What do you do with your time? In English, you can do a lot with it, like waste it, kill it, or be in the nick of it. Join Andrew and Suzanne as they explain two time-related expressions: in the nick of time and to kill time.
According to the Encyclopedia Britannica, the oldest surviving clock in England is at Salisbury Cathedral and dates from 1386!
Expressions included in the learning materials
- In the nick of time
- To kill time
- To snatch
- To keep yourself busy
- A waste of time
|Andrew:||Today our theme for our Catchword episode is time. Today,
we are going to introduce you to two expressions that you can use to talk about time. And so the first one is in the nick of time.
|Suzanne:||Yeah, and that’s when you really accomplish something, or think of something, or make an action just at the last possible moment, but you do make it.|
Exactly. So when something happens in the nick of time, it occurs right at the very last second that it’s possible. So, to go back to your ticket example, you were able to buy these tickets at the very last moment, just before they sold out. And that’s when we use this expression in the nick of time, at that last instant you bought the tickets.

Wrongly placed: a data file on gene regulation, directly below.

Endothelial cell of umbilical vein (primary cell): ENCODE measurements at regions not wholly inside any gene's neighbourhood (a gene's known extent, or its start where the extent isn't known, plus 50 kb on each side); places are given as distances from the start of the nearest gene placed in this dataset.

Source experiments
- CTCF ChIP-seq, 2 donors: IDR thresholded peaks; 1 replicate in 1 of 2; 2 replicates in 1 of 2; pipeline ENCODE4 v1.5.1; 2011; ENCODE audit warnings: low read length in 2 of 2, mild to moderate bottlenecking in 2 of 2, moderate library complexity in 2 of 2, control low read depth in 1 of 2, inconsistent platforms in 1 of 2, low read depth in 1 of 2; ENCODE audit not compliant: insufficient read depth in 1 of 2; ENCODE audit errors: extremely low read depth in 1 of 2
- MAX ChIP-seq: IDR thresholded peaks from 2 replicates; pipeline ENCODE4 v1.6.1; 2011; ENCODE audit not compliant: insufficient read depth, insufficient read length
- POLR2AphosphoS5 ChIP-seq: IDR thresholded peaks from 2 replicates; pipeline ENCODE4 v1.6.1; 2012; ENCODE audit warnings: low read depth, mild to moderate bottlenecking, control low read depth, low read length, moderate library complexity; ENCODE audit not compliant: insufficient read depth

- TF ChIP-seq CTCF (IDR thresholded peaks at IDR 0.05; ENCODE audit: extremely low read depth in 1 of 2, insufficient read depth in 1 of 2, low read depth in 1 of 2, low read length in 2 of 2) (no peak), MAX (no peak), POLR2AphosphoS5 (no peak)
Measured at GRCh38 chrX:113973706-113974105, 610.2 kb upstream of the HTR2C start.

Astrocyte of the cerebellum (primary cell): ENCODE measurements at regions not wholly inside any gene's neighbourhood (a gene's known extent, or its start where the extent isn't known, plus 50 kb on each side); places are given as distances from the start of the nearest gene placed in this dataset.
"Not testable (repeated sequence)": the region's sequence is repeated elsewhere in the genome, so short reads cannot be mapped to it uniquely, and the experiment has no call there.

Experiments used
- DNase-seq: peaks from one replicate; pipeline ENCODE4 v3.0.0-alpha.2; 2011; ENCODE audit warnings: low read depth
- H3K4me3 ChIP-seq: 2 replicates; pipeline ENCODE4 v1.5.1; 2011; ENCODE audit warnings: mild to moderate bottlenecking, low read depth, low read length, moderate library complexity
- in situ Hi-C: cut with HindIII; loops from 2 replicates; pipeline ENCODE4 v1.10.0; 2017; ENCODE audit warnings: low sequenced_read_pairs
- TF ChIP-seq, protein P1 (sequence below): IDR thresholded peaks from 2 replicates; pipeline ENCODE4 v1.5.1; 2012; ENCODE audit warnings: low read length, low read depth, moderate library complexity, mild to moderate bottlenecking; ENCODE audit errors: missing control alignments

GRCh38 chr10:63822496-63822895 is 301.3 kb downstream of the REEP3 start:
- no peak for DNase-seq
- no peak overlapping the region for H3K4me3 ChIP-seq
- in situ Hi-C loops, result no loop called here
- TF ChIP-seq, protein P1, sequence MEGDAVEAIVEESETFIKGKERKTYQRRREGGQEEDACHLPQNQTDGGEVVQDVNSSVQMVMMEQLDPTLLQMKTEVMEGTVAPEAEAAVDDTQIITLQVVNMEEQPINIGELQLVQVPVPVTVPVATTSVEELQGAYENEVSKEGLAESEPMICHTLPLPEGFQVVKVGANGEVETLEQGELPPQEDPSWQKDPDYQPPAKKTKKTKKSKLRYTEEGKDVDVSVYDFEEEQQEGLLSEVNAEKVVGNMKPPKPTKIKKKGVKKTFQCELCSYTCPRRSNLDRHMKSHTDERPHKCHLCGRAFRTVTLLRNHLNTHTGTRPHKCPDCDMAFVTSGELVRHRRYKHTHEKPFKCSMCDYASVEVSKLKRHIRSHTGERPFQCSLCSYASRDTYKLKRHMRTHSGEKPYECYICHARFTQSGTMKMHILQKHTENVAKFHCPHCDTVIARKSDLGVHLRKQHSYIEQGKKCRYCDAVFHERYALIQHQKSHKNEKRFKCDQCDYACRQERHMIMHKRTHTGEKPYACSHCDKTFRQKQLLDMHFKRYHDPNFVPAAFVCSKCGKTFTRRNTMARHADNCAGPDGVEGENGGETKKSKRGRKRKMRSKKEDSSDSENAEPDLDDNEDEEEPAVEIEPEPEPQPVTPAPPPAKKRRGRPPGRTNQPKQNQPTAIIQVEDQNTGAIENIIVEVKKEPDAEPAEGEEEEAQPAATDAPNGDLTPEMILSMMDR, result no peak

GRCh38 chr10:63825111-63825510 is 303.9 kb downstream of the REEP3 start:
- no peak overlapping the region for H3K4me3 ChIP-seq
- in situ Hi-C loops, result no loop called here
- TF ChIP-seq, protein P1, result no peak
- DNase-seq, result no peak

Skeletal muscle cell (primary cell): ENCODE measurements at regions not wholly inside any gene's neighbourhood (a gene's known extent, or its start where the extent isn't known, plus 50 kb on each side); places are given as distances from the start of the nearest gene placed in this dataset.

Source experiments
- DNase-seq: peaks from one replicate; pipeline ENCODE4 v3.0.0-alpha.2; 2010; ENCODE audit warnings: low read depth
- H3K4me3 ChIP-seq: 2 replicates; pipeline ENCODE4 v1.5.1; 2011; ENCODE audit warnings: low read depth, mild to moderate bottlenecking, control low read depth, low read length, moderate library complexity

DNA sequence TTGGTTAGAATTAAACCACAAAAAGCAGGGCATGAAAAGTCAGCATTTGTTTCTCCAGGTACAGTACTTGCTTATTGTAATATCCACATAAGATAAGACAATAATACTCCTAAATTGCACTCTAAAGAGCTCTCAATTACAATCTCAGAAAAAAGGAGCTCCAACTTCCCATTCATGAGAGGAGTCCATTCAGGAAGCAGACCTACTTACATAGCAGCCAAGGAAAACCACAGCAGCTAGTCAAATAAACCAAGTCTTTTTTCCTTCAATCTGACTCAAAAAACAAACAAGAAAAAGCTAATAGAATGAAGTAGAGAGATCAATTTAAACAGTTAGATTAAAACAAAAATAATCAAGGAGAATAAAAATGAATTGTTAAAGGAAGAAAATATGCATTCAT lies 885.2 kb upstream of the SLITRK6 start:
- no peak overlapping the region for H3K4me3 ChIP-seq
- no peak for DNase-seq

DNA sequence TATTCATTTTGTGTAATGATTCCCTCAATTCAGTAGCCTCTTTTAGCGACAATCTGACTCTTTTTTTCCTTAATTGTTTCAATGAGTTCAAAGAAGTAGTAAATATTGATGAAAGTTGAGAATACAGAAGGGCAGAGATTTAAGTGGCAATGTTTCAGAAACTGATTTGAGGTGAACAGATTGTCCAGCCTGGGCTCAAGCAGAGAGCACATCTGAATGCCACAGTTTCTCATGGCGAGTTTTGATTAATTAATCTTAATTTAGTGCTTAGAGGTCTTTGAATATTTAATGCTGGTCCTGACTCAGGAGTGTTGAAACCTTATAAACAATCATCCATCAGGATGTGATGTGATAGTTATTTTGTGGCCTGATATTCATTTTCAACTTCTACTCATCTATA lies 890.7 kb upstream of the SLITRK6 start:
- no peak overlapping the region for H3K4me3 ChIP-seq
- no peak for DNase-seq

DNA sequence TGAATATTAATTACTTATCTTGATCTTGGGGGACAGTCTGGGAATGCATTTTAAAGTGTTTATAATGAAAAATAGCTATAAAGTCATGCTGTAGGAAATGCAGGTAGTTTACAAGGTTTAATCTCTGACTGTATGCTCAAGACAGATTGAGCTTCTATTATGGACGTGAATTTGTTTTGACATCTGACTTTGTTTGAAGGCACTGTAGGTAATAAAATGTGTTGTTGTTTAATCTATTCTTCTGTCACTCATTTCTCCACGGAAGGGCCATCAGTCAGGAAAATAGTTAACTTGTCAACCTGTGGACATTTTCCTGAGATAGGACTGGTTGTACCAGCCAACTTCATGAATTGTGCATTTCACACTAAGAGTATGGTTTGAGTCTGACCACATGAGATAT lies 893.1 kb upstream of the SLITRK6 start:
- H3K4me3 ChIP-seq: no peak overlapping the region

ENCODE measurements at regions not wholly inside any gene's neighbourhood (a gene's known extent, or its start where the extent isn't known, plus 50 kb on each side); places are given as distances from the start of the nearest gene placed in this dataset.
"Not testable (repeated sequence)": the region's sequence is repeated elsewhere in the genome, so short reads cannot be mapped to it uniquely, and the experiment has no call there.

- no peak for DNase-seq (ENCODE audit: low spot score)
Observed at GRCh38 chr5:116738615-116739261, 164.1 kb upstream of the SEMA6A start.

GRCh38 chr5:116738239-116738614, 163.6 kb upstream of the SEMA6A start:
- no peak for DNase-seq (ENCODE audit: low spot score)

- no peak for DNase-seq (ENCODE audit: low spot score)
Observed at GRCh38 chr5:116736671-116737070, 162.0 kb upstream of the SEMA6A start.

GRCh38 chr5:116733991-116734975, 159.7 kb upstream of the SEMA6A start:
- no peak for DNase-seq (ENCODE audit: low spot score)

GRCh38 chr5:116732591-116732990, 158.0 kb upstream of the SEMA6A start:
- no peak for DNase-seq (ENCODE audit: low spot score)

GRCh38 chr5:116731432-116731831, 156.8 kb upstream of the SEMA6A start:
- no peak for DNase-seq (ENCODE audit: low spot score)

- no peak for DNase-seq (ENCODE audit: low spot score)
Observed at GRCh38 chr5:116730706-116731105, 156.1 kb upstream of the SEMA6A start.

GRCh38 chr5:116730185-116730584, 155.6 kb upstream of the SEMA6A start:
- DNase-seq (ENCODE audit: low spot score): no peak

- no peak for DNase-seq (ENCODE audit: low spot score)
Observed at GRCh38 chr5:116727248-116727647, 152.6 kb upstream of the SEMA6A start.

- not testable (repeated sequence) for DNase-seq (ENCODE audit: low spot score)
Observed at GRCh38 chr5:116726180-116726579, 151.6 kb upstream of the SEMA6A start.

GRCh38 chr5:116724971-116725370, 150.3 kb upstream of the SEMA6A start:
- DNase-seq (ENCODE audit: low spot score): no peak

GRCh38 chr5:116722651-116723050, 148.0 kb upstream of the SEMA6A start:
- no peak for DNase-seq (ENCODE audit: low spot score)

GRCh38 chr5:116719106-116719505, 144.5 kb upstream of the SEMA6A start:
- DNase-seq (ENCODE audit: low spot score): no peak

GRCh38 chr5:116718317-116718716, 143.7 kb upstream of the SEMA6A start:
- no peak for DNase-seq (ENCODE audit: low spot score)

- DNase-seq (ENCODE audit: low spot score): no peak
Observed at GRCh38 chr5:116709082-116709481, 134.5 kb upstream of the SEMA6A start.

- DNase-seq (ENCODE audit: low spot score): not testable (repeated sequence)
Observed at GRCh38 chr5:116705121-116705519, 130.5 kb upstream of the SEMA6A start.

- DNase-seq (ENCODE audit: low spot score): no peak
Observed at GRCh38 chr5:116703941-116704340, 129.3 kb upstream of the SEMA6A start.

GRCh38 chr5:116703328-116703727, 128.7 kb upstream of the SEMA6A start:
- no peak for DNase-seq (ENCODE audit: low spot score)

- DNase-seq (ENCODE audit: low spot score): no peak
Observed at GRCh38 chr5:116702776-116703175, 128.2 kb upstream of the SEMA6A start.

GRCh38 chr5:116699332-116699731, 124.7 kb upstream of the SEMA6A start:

Yes, it’s like crossing the finish line at the very last second.
Yeah, just before somebody else passes you, you cross the line first and you
|Suzanne:||Do you know why it’s called nick of time?|
|Andrew:||Mmm, this is a very good question. And it’s actually a little bit complicated, but I did look it up on the internet, I did some research, and this expression is very old. It can be traced back to the late 1500s. So, wow, this expression is really old.|
|Andrew:||And apparently a nick back in the old days—this is a word we don’t really use
anymore except for in this expression—but a nick was kind of a notch on a
stick that was used to measure time.
|Andrew:||And it was also used to keep track of the score of sporting events.|
Audio/Learning Materials: Culips English Learning Podcast